The colourful plastic bricks known as Legos have entertained children (and adults) around the world for nearly 70 years. Legos are used to make toy buildings, vehicles, creatures, machines, anything imaginable — and they can be taken apart and put back together as often as you’d like. That means endless creative play.
NATIONAL LEGO DAY ACTIVITIES
Build a Lego toy
Dust off your old Lego set — or use your kids’ — and tinker around for a while. It’s good for relaxation and mental stimulation. Lego even sponsors corporate retreats for adults.
Watch on the big (or small) screen
The Lego Movie (2014) scored 96 percent “fresh” on Rotten Tomatoes, with many praising the movie’s irreverent tone and colorful action. The sequel, The Lego Movie 2: The Second Part, was released 5 years later in 2019. You can also head over to YouTube and watch a Lego creator build breathtaking structures.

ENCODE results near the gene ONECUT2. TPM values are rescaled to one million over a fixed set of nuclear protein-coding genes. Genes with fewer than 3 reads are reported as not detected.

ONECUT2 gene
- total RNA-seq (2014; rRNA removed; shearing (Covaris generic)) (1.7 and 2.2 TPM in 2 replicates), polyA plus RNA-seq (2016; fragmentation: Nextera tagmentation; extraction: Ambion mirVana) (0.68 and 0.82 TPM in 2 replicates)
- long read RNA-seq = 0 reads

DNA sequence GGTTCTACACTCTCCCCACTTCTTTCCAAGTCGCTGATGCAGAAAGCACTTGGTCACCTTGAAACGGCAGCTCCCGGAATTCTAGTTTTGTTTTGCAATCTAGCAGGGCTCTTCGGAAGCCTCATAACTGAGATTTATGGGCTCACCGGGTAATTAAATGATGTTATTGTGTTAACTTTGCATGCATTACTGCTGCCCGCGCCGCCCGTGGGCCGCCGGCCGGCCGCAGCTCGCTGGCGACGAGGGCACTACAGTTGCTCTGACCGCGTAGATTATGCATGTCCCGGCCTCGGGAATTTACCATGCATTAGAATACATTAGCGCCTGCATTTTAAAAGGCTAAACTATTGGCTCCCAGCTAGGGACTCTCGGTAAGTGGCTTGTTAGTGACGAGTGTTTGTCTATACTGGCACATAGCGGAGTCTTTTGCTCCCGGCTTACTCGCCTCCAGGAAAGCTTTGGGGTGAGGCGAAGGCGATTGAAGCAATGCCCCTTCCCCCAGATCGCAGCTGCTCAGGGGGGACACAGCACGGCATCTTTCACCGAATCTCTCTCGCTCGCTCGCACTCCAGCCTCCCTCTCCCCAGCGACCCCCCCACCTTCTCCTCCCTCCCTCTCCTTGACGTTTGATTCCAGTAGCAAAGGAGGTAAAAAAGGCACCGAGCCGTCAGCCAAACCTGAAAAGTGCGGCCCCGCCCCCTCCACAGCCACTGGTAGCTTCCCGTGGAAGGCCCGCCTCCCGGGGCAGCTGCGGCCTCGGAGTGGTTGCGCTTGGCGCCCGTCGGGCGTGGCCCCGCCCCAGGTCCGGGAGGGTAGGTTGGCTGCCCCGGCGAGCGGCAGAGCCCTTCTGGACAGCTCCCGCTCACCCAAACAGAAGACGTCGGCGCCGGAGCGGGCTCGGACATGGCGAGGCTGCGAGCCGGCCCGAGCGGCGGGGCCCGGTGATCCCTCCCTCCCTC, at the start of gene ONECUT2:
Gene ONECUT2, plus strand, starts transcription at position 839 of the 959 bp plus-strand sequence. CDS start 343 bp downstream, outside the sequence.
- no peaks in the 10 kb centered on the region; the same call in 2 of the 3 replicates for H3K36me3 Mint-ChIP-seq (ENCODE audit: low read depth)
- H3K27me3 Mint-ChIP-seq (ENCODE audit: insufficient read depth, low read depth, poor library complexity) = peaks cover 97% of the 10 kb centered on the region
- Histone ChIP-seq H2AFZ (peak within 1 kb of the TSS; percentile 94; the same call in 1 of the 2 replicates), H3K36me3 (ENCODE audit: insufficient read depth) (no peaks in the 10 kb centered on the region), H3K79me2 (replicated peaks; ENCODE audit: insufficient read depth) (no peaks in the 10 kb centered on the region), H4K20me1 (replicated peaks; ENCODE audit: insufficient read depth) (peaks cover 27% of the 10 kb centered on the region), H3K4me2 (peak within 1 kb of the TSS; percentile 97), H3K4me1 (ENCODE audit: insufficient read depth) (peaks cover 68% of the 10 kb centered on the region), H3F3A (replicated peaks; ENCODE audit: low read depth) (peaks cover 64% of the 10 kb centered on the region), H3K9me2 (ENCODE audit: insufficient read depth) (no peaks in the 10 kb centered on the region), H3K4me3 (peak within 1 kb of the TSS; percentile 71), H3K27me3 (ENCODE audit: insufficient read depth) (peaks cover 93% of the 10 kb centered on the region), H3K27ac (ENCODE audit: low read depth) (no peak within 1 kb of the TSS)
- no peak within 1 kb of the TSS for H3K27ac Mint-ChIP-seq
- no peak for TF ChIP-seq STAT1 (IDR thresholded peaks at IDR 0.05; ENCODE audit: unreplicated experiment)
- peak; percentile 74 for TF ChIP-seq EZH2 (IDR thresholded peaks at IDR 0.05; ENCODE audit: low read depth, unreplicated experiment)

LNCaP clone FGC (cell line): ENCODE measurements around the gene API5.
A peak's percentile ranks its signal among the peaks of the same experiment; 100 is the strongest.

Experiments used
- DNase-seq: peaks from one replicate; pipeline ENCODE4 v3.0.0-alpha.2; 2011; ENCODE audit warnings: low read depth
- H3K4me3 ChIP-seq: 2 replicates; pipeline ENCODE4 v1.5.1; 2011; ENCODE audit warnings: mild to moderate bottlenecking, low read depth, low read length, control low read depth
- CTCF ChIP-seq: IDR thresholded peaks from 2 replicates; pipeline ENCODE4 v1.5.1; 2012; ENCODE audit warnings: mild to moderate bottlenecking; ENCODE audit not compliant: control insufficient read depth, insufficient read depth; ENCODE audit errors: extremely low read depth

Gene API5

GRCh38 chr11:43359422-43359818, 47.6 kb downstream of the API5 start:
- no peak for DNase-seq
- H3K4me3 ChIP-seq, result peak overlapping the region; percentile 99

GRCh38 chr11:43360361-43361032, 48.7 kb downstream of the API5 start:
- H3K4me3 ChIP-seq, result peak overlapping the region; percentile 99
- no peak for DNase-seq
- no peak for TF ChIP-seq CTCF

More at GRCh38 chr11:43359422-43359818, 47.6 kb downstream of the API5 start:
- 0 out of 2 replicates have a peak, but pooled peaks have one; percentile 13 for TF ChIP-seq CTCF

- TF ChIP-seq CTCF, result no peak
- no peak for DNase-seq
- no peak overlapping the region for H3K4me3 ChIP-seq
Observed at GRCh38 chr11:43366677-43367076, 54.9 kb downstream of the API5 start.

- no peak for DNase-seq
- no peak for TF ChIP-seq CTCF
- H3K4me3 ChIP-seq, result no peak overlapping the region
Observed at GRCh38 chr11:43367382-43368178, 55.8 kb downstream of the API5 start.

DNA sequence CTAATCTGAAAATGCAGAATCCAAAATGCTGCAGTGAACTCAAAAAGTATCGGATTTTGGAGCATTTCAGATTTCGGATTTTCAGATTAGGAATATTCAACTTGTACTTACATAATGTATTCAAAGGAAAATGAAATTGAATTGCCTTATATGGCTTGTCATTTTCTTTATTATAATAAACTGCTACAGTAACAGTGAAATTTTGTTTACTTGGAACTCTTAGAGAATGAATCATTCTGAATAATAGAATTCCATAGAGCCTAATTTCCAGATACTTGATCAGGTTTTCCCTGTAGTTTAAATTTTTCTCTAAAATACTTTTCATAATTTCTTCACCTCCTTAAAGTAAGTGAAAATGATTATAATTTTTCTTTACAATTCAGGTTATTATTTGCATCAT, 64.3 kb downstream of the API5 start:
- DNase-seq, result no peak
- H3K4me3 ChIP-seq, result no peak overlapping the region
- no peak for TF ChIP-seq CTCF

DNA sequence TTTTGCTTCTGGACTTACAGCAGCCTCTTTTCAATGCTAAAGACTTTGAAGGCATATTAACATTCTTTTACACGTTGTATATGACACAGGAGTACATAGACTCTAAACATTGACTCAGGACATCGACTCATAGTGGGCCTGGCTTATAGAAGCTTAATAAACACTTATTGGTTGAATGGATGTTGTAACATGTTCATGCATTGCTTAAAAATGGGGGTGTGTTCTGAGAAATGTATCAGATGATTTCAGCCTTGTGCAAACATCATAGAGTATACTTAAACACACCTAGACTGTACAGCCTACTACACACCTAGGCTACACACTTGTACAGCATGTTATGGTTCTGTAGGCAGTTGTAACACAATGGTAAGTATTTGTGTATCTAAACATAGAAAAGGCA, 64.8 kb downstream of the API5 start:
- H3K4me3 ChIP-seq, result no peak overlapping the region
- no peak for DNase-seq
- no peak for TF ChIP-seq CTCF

Facts about Leggo
A Man Made A Real House Out of Legos
The UK’s James May built a house out of 3.3 million bricks. It contained a working toilet, shower, and bed.
There’s A Surprising Reason Behind Minifigure Design
That iconic hole in the head of a Lego minifigure is not there, as many of us suspected as kids, so you can attach a head to a brick. It’s there so a child can continue to breathe in case he or she accidentally swallows it.
Legos Are A Perfect Fit
The injection molds used in creating Legos have tolerances of less than two micrometers — meaning that today’s Legos still fit perfectly with those from 60 years ago.